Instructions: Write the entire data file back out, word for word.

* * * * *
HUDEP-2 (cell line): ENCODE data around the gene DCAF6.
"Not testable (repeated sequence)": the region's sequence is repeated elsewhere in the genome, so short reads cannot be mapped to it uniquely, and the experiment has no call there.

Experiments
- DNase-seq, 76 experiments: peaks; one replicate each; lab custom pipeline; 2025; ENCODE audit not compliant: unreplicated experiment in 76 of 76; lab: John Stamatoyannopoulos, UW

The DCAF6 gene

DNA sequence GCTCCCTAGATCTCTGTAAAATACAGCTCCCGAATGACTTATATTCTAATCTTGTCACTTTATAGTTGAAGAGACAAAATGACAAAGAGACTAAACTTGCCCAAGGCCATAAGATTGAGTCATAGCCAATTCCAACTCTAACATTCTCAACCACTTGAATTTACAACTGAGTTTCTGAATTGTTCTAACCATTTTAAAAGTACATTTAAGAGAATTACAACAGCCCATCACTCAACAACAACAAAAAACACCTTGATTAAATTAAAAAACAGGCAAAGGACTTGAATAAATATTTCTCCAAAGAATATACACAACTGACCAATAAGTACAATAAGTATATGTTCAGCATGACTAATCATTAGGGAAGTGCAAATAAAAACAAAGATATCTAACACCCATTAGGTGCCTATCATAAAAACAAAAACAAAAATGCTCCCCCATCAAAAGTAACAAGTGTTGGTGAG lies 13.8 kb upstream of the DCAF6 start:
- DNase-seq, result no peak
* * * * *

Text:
HUDEP-2 (cell line): ENCODE data around the gene DCAF6.
"Not testable (repeated sequence)": the region's sequence is repeated elsewhere in the genome, so short reads cannot be mapped to it uniquely, and the experiment has no call there.

Experiments
- DNase-seq, 76 experiments: peaks; one replicate each; lab custom pipeline; 2025; ENCODE audit not compliant: unreplicated experiment in 76 of 76; lab: John Stamatoyannopoulos, UW

The DCAF6 gene

DNA sequence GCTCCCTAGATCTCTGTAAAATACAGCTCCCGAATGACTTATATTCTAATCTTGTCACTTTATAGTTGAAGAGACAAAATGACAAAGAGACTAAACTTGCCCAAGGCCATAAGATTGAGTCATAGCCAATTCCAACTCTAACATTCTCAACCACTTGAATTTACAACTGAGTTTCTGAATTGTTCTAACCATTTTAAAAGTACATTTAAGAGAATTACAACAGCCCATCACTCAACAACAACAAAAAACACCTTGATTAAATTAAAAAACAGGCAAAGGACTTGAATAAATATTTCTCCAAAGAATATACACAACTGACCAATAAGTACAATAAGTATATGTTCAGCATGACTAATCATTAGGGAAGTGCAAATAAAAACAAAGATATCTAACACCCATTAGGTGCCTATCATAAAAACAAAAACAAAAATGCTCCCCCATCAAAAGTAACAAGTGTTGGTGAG lies 13.8 kb upstream of the DCAF6 start:
- DNase-seq, result no peak